'A Star Is Born': THR's 1954 Review
On Sept. 29, 1954, Warner Bros. premiered George Cukor's A Star Is Born at the Pantages Theatre in Los Angeles. The highly anticipated event was billed at the time as "the first film to premiere telecast coast-to-coast; first to provide a working press room." The drama went on to be nominated for six Oscars at the 27th Academy Awards. The Hollywood Reporter's original review is below.
This is one of the greatest movies of a great movie season. Jack Warner has given it a lavish production, yet the entire film is done with such taste that not a single element of it seems overdone or unnecessary. The superb screenplay by Moss Hart keeps a personal story at all times dominating the magnitude of the production. George Cukor's direction, briskly paced, combines heartbreaking tragedy, out-of-this-world musical entertainment and rib-splitting comedy into a coordinated whole that can only be compared for sheer cinematic know-how with Gone With the Wind. This is a picture that's worth seeing over and over again. It should be good for endless revivals. It's impossible to recall all of its fine touches after one viewing, and until Webster comes up with a new set of adjectives it's impossible to tell how good it is in a review of this length.
A Star Is Born is the perfect blend of drama and musical — of cinematic art and popular entertainment.
Hart's script wisely introduces Judy Garland as a girl who has fought her way up by waiting on tables and enduring most of the drudgery of show business, until she has a good job singing in a band. Her ambition is some day to make a hit record for jukeboxes. Then James Mason, a drunken, brilliant, erratic movie star, comes along and makes her see that this dream is too small. He recognizes an unusual quality in her voice — a quality that means stardom. The entire success of the picture depends upon the fact that Judy really has it. Her song styling is as individual and arresting as Ethel Merman's. And, as the picture progresses, she proves it in one smash number after another.
In his offhand way, but with a judgment enjoyed only by genius of show business, Mason builds her to stardom. Step after step is played with a remarkable blending of suspense, realism and comedy. The plot unfolds a penetrating satire of Hollywood, but the satire never becomes a lampoon. Judy arrives at the top of the ladder and marries Mason just as his star is fading. For all his talent, he has the seeds of failure in him — he is the kind of man fated to spoil his own success. By now every anxiety he causes her is torture.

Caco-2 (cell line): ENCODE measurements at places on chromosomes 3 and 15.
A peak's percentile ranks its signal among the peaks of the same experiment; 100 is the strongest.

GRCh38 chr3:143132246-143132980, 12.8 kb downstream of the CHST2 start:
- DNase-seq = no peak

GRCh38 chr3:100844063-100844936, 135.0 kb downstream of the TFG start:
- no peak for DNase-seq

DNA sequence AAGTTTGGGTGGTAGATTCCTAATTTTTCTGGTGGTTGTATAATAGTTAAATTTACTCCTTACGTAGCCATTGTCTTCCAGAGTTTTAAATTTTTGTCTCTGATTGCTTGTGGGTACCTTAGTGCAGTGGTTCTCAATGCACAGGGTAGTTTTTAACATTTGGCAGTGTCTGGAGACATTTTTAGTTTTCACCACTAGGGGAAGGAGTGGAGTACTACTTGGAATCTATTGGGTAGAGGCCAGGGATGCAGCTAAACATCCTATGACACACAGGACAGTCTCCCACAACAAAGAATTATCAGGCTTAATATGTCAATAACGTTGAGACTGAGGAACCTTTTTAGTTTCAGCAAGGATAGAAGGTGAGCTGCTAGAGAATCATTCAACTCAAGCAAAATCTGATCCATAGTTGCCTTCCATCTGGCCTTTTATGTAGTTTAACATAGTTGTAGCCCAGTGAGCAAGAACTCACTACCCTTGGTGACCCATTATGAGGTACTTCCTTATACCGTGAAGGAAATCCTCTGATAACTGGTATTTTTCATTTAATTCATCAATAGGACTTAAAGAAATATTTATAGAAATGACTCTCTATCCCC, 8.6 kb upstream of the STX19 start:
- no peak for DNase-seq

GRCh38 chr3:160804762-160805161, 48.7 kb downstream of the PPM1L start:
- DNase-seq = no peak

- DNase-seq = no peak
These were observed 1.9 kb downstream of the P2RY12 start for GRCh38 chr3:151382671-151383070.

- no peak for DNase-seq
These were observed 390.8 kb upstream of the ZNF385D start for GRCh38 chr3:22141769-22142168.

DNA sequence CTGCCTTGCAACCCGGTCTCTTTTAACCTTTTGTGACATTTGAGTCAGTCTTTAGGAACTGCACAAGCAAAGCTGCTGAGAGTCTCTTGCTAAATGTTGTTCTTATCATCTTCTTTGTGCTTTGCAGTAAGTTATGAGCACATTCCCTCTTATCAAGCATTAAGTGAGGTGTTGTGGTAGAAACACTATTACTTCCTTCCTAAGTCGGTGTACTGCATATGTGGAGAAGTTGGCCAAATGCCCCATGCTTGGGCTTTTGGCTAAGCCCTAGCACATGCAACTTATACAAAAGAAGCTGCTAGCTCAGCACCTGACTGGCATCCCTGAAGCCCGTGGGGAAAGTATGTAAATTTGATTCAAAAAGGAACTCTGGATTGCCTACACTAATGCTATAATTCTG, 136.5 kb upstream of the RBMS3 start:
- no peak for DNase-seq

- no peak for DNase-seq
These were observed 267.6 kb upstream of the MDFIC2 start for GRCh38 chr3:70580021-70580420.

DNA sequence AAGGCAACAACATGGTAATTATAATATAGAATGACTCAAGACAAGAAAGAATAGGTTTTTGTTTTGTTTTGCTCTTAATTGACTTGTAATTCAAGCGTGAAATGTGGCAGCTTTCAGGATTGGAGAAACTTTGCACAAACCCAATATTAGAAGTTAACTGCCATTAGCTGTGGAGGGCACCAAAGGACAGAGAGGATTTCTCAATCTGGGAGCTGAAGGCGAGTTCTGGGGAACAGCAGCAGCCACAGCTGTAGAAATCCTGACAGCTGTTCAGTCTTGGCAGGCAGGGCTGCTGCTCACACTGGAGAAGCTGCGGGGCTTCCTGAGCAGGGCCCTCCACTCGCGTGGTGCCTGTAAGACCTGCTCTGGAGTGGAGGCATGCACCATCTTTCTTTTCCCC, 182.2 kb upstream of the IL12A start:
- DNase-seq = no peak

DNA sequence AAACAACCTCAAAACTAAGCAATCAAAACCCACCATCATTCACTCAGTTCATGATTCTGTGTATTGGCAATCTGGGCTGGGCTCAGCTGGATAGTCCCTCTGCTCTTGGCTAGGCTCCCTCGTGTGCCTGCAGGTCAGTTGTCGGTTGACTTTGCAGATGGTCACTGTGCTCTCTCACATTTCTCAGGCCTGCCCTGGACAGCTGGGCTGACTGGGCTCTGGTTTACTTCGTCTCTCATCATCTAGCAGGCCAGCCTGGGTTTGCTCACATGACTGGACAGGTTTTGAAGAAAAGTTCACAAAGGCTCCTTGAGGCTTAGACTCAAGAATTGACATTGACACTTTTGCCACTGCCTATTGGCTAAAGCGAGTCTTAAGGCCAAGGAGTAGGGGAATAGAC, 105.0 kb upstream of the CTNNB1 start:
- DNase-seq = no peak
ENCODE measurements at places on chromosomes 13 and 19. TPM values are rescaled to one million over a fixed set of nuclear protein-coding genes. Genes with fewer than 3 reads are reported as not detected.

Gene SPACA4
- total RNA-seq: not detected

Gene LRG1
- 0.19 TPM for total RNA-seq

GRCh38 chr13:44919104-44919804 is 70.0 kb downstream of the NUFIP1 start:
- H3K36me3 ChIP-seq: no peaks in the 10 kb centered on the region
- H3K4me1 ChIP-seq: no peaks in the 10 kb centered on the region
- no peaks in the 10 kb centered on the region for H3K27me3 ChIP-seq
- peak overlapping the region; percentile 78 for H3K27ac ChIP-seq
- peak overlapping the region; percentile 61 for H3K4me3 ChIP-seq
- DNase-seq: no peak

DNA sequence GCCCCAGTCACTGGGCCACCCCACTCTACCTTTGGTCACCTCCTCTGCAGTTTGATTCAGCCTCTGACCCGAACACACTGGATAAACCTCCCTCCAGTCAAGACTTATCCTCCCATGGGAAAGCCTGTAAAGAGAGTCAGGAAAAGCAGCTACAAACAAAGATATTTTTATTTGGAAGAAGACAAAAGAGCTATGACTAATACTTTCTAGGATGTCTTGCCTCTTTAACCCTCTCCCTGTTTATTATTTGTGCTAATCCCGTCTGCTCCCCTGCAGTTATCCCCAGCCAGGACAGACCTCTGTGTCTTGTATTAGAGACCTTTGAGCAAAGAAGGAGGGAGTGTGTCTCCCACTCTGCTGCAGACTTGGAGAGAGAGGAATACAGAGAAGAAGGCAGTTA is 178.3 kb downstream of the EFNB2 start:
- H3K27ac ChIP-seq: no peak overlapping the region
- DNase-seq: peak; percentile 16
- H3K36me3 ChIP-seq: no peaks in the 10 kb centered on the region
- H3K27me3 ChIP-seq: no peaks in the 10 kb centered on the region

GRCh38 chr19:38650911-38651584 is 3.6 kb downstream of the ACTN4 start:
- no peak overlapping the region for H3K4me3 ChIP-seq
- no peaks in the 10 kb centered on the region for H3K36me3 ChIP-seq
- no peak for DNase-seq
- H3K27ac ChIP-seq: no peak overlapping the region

There is one scene where, in clown makeup, she tells her producer (Charles Bickford) that she doesn't know whether she loves or hates the man she pities that ranks with the finest screen acting jobs of all time. Mason arouses infinite compassion as he traces the story of the man's disintegration. With both his main characters Cukor evokes the noblest form of tragic audience reaction — an intense feeling of sympathy and a sort of divine helplessness over being unable to save them from their all too human weaknesses. And it's hard to see how either player could be better.
The film was previewed too late to permit an adequate review of all its many qualities. It will be discussed in more detail in the "Talking Shop" column. However, it should not be concluded without saying that the "Born in a Trunk" number is one of the most ingenious musical montages ever placed on the screen, and the "Someone at Last" routine, in which Mason gives Judy expert assistance, combines a delightful takeoff of film musicals with dramatization that is rollicking fun for the characters as well as the audience.
Jack Carson curbs his comedy gifts to turn in a sharp study of a hard-driven studio publicity director, and Tom Noonan has a couple of terrific scenes as Judy's youthful and steadfast admirer. Bickford is quietly wonderful as the producer — just about as quietly wonderful as Sidney Luft, who gets the production credit. — Jack Moffitt, originally published on Sept. 29, 1954